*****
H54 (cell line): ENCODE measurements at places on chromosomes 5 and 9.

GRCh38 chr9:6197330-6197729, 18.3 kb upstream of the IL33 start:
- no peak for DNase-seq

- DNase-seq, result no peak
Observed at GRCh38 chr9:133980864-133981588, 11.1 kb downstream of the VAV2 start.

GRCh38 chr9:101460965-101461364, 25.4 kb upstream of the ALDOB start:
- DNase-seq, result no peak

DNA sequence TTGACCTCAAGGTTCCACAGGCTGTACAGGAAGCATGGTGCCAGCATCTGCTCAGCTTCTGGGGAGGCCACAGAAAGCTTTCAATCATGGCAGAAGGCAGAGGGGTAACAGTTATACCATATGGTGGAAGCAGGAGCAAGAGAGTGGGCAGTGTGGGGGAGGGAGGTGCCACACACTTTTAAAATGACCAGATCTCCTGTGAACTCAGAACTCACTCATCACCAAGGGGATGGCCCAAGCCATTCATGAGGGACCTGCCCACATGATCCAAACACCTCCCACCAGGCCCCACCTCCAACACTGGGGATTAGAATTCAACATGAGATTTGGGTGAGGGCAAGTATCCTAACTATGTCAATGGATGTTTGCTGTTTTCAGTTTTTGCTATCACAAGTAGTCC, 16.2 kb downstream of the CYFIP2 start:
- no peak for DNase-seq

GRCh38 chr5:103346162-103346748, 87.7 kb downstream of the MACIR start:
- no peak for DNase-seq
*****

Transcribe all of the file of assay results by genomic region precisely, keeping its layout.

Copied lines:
H54 (cell line): ENCODE measurements at places on chromosomes 5 and 9.

GRCh38 chr9:6197330-6197729, 18.3 kb upstream of the IL33 start:
- no peak for DNase-seq

- DNase-seq, result no peak
Observed at GRCh38 chr9:133980864-133981588, 11.1 kb downstream of the VAV2 start.

GRCh38 chr9:101460965-101461364, 25.4 kb upstream of the ALDOB start:
- DNase-seq, result no peak

DNA sequence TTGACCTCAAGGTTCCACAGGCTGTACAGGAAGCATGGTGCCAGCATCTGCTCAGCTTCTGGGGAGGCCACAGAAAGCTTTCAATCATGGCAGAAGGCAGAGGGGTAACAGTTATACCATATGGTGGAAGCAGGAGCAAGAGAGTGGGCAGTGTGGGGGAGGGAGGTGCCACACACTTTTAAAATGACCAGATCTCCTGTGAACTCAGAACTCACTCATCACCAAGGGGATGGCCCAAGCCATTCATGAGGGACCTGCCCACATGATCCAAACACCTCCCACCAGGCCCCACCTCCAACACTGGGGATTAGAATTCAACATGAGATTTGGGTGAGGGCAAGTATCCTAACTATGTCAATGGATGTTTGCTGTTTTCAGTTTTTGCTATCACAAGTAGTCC, 16.2 kb downstream of the CYFIP2 start:
- no peak for DNase-seq

GRCh38 chr5:103346162-103346748, 87.7 kb downstream of the MACIR start:
- no peak for DNase-seq